Eye spy... a morning ritual

I am a big fan of routine. It keeps me sane when there's so much going on in and so many things to fit in, and my mornings are particularly sacred. I have both a pre-work and work routine that goes something like this...

7:30am: wake up. I seem to wake up at 7:30am regardless of how early/late I went to bed or whether it's a weekday or weekend. Boot my computer.
7:35am: shower. I have now perfected the 4 minute shower. Check the weather on the bureau of meteorology. Get changed.
7:45am: breakfast. Porridge, or weetbix with a sprinkling of muesli with soy milk. Check whether the rats require breakfast as well, or if their water needs to be changed. Ignore the cat despite his pathetic pleas, because he is likely to have conned other members of the household into feeding him two breakfasts already.
7:50am: out the door for work!
8:00am: Arrive at work. Make a coffee. Spend the next 20-30 mins catching up on news, a few blogs and anything else that is exciting and non-work related.

Thankfully Yarra Valley Water gave us one of these cute electronic shower timers, and not one of the dodgy hour glass ones (I have often wondered how much water went into the manufacture of those dodgy ones!)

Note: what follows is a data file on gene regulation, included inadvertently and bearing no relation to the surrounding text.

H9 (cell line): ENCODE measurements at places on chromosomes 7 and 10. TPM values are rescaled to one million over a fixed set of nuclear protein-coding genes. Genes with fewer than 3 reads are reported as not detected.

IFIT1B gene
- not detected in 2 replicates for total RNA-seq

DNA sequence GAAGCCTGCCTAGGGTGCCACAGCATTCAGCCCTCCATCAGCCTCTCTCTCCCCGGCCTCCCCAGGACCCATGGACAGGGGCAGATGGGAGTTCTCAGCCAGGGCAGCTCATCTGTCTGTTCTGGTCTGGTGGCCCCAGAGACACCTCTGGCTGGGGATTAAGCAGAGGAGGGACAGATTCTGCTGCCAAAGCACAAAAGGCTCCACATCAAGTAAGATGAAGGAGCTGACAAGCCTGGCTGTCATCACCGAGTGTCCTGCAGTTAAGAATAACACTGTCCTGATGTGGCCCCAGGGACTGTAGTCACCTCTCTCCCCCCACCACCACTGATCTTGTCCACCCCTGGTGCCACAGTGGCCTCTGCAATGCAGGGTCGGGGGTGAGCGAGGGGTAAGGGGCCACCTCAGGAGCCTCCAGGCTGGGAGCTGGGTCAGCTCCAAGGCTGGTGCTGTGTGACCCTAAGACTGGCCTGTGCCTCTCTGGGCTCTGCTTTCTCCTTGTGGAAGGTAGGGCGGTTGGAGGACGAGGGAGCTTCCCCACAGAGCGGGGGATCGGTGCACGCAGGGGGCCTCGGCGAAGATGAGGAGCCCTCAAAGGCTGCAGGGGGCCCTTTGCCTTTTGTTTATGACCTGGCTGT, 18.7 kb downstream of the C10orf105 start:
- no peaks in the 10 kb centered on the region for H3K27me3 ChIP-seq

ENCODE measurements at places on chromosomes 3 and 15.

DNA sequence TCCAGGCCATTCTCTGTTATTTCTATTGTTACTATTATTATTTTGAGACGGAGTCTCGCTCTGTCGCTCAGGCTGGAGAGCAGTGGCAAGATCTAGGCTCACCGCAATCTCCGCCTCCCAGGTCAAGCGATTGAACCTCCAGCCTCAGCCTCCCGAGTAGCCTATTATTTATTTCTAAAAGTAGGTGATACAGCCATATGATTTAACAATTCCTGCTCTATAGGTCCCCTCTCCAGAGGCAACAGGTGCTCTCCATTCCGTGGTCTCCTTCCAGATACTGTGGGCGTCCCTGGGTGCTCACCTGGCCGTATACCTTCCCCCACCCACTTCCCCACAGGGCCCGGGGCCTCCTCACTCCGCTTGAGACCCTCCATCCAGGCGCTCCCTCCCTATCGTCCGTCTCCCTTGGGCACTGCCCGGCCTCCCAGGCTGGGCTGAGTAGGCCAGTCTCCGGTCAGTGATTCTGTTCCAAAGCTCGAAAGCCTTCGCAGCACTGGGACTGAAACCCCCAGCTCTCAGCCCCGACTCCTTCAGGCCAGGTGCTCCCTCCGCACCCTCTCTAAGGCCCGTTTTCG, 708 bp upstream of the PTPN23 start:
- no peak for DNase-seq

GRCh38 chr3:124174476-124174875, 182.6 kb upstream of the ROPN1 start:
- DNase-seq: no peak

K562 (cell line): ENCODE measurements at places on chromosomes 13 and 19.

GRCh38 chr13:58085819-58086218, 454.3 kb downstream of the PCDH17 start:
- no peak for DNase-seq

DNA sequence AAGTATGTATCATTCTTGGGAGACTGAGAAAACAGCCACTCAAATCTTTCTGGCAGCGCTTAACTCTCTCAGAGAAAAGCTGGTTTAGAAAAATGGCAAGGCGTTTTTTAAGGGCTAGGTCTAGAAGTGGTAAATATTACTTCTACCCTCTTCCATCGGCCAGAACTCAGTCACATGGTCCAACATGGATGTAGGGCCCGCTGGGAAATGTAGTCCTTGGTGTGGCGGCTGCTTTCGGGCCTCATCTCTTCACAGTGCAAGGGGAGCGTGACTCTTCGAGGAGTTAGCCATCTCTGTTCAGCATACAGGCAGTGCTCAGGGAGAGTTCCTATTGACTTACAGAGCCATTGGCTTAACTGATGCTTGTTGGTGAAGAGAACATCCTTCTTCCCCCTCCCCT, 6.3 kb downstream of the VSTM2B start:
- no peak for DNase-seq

And then on the weekend...

7:30am: wake up. Laze in bed, looking out the window.
7:45am: shower. I have now perfected the 4 minute shower. Get changed
7:55am: breakfast. Porridge, or weetbix with a sprinkling of muesli with soy milk.
8:00am: Dawdle. Make a to-do list for the weekend (there's always something on the go). Read the news, a few blogs and anything else that is exciting and non-work related. Start some baking, or work on a sewing project, put on a load of washing, do general cleaning and tidying until Gib gets up. It's always easier to clean when he's not around.
10:00am: Coffee! at one of the local coffee shops.

Thanks Angie for this week's theme, and Cindy for hosting Eye Spy!

Just a minute... in May!

Things have been a little quiet around these parts. It's because, I have to admit... I haven't been doing all that much sewing, gardening or noteworthy cooking. The garden has been looking after itself, the sewing has been kind of non-existant (Gib has taken over my sewing space - grr!) and cooking has just been same old for the past month. So what have I been doing this past month?

Listening... to Max Tundra, a guy that only uses Commodore 64 sounds to create his music. Then there are the old favourites: Daft Punk, Flaming Lips... oh and then yesterday 'Heart go boom' by Apollo 440 jumped into my head randomly. I love that song!